Doctors in public hospitals earn about 120,000 Congolese francs per month, including bonuses. That works out to about $216, a sum insufficient to cover even the Congo’s low cost of living. Many doctors are reported to be on the verge of eviction for inability to pay rent. They are asking for a raise to an average of $580 per month as well as payment of a risk bonus and permanent appointments for doctors with temporary employment.

The government, meanwhile, claims to have fulfilled to the doctors’ demands.
“We did not ignore any of the doctors’ claims. Quite to the contrary, many of the issues were resolved between January and August 2008,” said Makwenge Kaput, the Minister for Health.
He claims that unpaid bonuses had been paid and salaries raised.

Mbwebe responds,
“It’s unacceptable that ministers, government officials and members of parliament earn more than $4,000 a month and buy new cars while we suffer.”
Dave Donelson, author of Heart of Diamonds

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Sunday, August 24, 2008

Congo Doctors Strike

Kinshasa, the capital of the Democratic Republic of Congo (DRC) and setting for many scenes in Heart of Diamonds, is a metropolis of 8,000,000 people served by a dozen public hospitals and 2,700 doctors. Those doctors went on strike this week.

The cause was low salaries. Doctors in public hospitals earn about 120,000 Congolese francs per month, including bonuses. That works out to about $216, or roughly the price of a 15-minute office visit to a doctor in America.

A spokesman for Synamed, the union representing the physicians, accused the government of reneging on an agreement to provide an extra $3.6 million for salary increases in July following a previous strike in January. "Nothing has been done since, so we have decided to begin a general strike from today," said Synamed chief Mankoy Badjoky on Monday. The strike will continue until "the government honors its commitments," Badjoky added. Nearly all doctors in Kinshasa took part in the strike this week while it was also observed in other cities.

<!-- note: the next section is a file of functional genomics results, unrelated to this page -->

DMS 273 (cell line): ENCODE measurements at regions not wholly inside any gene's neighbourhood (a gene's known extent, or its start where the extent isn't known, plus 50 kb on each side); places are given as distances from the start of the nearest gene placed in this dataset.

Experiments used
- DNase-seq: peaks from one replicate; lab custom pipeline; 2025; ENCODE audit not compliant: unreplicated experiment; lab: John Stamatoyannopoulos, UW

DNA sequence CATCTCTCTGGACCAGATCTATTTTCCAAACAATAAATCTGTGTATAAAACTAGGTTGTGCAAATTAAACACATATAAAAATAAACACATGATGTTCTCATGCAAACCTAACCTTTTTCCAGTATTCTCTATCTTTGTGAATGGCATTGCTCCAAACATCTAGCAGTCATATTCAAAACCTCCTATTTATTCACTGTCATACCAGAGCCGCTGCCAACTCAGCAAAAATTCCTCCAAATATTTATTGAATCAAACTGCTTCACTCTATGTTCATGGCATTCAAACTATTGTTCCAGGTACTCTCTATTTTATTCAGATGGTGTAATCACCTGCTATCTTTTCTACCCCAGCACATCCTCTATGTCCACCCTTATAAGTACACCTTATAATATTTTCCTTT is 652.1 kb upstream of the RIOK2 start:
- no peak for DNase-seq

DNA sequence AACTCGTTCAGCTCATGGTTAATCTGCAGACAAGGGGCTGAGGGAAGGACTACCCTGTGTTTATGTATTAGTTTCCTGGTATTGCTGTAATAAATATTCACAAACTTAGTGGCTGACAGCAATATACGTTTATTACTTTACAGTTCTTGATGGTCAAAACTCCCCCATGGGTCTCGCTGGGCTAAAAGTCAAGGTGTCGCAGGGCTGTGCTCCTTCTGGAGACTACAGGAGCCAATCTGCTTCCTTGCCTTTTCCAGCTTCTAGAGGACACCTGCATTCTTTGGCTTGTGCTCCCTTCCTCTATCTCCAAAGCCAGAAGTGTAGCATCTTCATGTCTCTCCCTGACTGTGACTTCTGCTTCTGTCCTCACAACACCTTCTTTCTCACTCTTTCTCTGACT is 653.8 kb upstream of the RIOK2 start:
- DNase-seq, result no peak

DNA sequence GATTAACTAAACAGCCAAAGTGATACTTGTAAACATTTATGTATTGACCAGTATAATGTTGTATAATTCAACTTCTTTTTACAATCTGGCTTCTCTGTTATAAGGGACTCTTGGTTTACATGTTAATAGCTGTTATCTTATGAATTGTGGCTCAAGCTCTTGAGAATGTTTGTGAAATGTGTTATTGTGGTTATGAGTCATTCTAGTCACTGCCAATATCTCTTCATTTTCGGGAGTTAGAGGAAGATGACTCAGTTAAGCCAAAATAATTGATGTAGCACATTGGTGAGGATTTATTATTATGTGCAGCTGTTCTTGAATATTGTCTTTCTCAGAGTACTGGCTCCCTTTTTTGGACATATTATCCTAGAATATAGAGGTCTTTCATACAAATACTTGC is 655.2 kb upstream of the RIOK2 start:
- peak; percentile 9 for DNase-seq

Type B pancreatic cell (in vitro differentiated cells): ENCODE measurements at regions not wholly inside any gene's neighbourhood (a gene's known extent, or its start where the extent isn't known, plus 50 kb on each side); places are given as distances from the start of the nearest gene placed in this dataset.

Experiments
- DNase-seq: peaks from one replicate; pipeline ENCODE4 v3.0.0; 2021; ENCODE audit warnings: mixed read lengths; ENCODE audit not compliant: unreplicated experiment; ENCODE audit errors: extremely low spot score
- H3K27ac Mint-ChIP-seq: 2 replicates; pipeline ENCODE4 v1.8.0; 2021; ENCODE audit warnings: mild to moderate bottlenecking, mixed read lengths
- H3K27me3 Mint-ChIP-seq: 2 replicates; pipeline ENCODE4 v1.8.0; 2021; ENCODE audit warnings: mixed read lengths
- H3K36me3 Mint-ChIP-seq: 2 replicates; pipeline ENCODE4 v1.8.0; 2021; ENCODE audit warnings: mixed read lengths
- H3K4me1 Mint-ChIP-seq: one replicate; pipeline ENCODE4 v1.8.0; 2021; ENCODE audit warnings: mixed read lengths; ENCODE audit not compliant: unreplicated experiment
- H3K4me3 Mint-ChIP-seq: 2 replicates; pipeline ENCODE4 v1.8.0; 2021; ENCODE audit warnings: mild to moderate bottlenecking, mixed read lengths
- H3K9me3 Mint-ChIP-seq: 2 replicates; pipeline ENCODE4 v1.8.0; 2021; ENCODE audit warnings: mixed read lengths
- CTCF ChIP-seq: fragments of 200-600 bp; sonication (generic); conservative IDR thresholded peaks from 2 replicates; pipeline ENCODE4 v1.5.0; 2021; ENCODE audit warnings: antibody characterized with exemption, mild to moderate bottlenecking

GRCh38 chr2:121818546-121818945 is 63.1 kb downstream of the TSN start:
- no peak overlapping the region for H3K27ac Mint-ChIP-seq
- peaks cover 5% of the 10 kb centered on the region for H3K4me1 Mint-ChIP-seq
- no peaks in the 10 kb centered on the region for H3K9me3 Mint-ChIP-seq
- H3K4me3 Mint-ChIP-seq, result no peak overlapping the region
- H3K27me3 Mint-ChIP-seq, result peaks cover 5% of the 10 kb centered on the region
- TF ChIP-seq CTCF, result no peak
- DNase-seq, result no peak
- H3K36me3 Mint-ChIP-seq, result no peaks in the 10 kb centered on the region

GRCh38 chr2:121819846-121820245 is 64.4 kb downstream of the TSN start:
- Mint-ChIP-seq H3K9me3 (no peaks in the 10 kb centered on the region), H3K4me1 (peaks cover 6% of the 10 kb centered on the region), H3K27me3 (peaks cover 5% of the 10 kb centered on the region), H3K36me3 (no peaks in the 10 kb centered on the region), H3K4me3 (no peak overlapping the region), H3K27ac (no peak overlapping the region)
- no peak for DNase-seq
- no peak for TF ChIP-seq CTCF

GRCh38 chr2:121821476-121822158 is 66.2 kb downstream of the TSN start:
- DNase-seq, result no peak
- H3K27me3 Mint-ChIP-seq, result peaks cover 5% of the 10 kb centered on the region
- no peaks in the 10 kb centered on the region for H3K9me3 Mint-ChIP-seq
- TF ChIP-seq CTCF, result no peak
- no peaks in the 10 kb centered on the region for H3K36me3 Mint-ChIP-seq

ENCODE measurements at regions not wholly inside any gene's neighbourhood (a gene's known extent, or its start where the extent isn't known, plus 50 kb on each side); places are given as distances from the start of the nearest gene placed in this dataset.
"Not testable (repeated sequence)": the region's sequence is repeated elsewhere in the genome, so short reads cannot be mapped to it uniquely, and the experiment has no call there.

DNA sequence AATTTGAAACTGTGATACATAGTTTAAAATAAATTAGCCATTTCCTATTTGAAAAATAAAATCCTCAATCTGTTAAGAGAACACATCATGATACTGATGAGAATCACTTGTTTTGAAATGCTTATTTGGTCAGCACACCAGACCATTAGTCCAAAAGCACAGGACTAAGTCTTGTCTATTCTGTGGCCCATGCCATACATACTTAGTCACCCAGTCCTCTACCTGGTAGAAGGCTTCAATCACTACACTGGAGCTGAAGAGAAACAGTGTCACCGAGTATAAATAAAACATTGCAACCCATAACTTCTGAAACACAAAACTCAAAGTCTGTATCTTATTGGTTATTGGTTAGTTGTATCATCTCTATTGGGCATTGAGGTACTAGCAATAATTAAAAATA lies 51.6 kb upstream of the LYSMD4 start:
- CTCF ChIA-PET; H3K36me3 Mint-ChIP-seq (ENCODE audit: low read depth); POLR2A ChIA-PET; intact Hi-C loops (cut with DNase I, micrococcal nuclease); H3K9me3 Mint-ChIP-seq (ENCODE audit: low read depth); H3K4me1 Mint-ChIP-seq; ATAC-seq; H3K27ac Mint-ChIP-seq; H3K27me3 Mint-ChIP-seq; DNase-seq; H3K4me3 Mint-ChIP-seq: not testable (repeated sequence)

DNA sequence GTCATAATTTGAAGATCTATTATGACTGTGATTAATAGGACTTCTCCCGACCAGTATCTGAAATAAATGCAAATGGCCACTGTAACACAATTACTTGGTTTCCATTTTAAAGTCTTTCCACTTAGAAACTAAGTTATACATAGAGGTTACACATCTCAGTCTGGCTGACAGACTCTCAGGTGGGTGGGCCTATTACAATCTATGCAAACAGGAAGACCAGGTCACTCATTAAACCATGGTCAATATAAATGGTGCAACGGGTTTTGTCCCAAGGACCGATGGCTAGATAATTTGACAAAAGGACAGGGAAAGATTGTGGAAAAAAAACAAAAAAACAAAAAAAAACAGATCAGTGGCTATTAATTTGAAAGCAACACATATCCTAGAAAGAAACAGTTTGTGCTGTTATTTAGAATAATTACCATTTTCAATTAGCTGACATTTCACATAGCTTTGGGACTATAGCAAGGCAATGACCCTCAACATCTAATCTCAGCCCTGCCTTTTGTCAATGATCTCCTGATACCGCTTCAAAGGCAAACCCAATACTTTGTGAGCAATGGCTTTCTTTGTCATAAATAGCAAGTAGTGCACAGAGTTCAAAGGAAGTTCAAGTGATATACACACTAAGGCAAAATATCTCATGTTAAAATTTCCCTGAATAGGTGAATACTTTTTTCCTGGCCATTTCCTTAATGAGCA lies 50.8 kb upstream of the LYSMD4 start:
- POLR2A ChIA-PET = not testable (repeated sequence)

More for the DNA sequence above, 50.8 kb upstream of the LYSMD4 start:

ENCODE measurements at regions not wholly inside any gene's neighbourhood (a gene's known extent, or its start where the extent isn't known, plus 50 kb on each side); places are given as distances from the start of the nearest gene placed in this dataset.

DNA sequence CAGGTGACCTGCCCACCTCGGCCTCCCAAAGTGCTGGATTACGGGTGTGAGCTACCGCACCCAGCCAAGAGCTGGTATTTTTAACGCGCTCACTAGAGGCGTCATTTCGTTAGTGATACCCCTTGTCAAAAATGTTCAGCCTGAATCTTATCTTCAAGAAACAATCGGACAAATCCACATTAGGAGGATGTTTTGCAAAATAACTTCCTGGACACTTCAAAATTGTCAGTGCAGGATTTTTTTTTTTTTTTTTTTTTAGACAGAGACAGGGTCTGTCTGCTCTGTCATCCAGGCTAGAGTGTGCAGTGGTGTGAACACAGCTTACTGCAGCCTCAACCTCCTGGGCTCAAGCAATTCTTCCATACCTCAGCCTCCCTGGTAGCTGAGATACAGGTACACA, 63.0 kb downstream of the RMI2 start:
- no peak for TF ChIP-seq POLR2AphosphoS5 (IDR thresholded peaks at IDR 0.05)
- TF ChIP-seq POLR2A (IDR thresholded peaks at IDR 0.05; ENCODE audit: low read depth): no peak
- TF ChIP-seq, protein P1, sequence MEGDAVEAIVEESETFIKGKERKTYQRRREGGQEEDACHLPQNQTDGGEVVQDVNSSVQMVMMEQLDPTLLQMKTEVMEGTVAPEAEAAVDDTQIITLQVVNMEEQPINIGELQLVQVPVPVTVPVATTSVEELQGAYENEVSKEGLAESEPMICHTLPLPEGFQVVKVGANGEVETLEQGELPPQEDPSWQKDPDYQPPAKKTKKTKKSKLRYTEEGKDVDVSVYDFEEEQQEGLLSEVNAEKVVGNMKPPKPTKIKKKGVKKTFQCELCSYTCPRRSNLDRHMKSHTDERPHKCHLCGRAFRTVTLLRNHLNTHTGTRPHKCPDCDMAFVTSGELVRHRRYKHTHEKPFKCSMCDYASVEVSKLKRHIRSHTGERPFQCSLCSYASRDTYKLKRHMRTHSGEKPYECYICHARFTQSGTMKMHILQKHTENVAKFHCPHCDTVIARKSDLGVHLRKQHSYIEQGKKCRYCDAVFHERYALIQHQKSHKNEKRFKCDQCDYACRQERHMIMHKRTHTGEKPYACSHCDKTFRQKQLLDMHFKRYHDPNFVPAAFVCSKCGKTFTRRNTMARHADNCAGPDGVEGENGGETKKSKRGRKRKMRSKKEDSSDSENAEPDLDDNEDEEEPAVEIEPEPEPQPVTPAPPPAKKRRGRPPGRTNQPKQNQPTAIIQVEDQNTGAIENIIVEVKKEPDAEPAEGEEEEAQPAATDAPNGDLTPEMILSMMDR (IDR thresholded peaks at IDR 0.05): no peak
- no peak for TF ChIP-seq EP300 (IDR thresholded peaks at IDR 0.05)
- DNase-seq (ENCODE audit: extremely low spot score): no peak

The doctors are demanding a salary of 320,000 Congolese francs ($580) per month as well as payment of a risk bonus and permanent appointments for doctors with temporary employment.

Dave Donelson, author of Heart of Diamonds

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Thursday, August 14, 2008

Congo Rainforest Irony

The irony was leafy green and growing like a giant red mahogany tree as conflicting reports on logging in the Congo were released on the same day this month. In one, The World Wildlife Fund (WWF) says Forest Stewardship Council (FSC) certification has now been achieved for forestry operations on nearly 3 million acres in the Congo River Basin. In the other, a World Bank-backed review of all timber contracts in the Democratic Republic of Congo (DRC) said that more than three quarters of its logging deals should be canceled for not meeting necessary standards.

Ecologists calling for more logging? Government demanding a halt? It's the kind of news that makes the Congo endlessly fascinating.

The Democratic Republic of Congo (DRC) is home to 358-million acres of rainforest, the world’s second-largest tract of oxygen-producing, air-scrubbing greenery. It’s a rich resource among the many natural assets (like diamonds, the prize at the center of Heart of Diamonds, my novel of the Congo) that have attracted exploiters from all over the globe for over a hundred years. According to Greenpeace, more than 40% of it will disappear before timber industry chainsaws by 2050.